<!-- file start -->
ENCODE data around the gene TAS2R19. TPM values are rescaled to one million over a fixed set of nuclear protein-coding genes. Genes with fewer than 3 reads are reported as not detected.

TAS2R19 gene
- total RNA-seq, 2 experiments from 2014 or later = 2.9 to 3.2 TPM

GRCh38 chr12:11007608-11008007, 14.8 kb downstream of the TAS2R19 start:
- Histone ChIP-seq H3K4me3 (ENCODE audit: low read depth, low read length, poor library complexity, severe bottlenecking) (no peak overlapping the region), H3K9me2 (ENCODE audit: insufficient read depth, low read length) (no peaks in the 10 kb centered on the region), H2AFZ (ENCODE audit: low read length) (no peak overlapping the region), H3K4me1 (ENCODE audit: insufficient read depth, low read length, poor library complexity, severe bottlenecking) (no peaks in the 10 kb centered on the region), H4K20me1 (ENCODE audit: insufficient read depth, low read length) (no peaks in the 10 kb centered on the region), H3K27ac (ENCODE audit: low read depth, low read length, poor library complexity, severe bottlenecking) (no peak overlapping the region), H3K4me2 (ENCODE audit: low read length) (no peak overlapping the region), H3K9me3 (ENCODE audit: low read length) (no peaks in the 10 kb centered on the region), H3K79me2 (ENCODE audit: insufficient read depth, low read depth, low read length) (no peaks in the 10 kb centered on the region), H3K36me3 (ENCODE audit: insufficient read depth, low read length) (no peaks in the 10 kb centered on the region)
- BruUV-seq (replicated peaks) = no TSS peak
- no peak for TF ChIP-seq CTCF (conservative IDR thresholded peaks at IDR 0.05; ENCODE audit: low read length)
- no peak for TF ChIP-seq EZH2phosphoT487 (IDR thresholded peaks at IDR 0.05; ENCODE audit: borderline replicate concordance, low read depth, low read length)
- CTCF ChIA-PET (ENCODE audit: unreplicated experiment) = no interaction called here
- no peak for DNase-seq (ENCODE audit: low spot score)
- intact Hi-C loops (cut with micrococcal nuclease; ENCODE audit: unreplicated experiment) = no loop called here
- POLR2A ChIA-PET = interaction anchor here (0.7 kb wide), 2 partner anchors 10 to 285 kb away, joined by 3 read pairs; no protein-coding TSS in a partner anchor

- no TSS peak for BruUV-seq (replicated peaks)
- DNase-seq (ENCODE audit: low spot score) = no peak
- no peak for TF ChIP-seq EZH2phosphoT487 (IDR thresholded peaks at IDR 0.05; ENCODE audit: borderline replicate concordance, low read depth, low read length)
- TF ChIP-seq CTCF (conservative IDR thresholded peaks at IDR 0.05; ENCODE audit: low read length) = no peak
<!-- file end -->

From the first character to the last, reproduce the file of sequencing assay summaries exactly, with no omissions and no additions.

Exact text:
ENCODE data around the gene TAS2R19. TPM values are rescaled to one million over a fixed set of nuclear protein-coding genes. Genes with fewer than 3 reads are reported as not detected.

TAS2R19 gene
- total RNA-seq, 2 experiments from 2014 or later = 2.9 to 3.2 TPM

GRCh38 chr12:11007608-11008007, 14.8 kb downstream of the TAS2R19 start:
- Histone ChIP-seq H3K4me3 (ENCODE audit: low read depth, low read length, poor library complexity, severe bottlenecking) (no peak overlapping the region), H3K9me2 (ENCODE audit: insufficient read depth, low read length) (no peaks in the 10 kb centered on the region), H2AFZ (ENCODE audit: low read length) (no peak overlapping the region), H3K4me1 (ENCODE audit: insufficient read depth, low read length, poor library complexity, severe bottlenecking) (no peaks in the 10 kb centered on the region), H4K20me1 (ENCODE audit: insufficient read depth, low read length) (no peaks in the 10 kb centered on the region), H3K27ac (ENCODE audit: low read depth, low read length, poor library complexity, severe bottlenecking) (no peak overlapping the region), H3K4me2 (ENCODE audit: low read length) (no peak overlapping the region), H3K9me3 (ENCODE audit: low read length) (no peaks in the 10 kb centered on the region), H3K79me2 (ENCODE audit: insufficient read depth, low read depth, low read length) (no peaks in the 10 kb centered on the region), H3K36me3 (ENCODE audit: insufficient read depth, low read length) (no peaks in the 10 kb centered on the region)
- BruUV-seq (replicated peaks) = no TSS peak
- no peak for TF ChIP-seq CTCF (conservative IDR thresholded peaks at IDR 0.05; ENCODE audit: low read length)
- no peak for TF ChIP-seq EZH2phosphoT487 (IDR thresholded peaks at IDR 0.05; ENCODE audit: borderline replicate concordance, low read depth, low read length)
- CTCF ChIA-PET (ENCODE audit: unreplicated experiment) = no interaction called here
- no peak for DNase-seq (ENCODE audit: low spot score)
- intact Hi-C loops (cut with micrococcal nuclease; ENCODE audit: unreplicated experiment) = no loop called here
- POLR2A ChIA-PET = interaction anchor here (0.7 kb wide), 2 partner anchors 10 to 285 kb away, joined by 3 read pairs; no protein-coding TSS in a partner anchor

- no TSS peak for BruUV-seq (replicated peaks)
- DNase-seq (ENCODE audit: low spot score) = no peak
- no peak for TF ChIP-seq EZH2phosphoT487 (IDR thresholded peaks at IDR 0.05; ENCODE audit: borderline replicate concordance, low read depth, low read length)
- TF ChIP-seq CTCF (conservative IDR thresholded peaks at IDR 0.05; ENCODE audit: low read length) = no peak